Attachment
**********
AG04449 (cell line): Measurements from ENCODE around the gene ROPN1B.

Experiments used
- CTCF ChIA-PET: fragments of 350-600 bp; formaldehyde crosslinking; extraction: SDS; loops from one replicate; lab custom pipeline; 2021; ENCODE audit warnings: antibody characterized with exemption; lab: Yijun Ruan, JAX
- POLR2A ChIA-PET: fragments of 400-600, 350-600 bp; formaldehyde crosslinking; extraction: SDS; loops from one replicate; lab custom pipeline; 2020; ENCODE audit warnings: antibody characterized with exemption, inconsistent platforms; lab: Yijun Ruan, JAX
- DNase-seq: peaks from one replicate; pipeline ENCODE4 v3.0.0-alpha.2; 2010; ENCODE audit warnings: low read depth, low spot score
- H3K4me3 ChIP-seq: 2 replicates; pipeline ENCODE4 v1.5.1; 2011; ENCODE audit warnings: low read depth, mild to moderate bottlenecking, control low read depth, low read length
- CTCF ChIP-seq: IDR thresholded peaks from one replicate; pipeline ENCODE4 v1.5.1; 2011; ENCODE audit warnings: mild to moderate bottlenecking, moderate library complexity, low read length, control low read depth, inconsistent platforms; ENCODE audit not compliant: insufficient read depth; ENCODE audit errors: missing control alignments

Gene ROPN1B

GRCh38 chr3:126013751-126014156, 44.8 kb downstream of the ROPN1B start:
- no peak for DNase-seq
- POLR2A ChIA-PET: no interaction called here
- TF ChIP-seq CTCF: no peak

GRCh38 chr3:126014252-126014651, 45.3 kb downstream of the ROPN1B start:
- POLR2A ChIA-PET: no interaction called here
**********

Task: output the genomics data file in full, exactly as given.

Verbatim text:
AG04449 (cell line): Measurements from ENCODE around the gene ROPN1B.

Experiments used
- CTCF ChIA-PET: fragments of 350-600 bp; formaldehyde crosslinking; extraction: SDS; loops from one replicate; lab custom pipeline; 2021; ENCODE audit warnings: antibody characterized with exemption; lab: Yijun Ruan, JAX
- POLR2A ChIA-PET: fragments of 400-600, 350-600 bp; formaldehyde crosslinking; extraction: SDS; loops from one replicate; lab custom pipeline; 2020; ENCODE audit warnings: antibody characterized with exemption, inconsistent platforms; lab: Yijun Ruan, JAX
- DNase-seq: peaks from one replicate; pipeline ENCODE4 v3.0.0-alpha.2; 2010; ENCODE audit warnings: low read depth, low spot score
- H3K4me3 ChIP-seq: 2 replicates; pipeline ENCODE4 v1.5.1; 2011; ENCODE audit warnings: low read depth, mild to moderate bottlenecking, control low read depth, low read length
- CTCF ChIP-seq: IDR thresholded peaks from one replicate; pipeline ENCODE4 v1.5.1; 2011; ENCODE audit warnings: mild to moderate bottlenecking, moderate library complexity, low read length, control low read depth, inconsistent platforms; ENCODE audit not compliant: insufficient read depth; ENCODE audit errors: missing control alignments

Gene ROPN1B

GRCh38 chr3:126013751-126014156, 44.8 kb downstream of the ROPN1B start:
- no peak for DNase-seq
- POLR2A ChIA-PET: no interaction called here
- TF ChIP-seq CTCF: no peak

GRCh38 chr3:126014252-126014651, 45.3 kb downstream of the ROPN1B start:
- POLR2A ChIA-PET: no interaction called here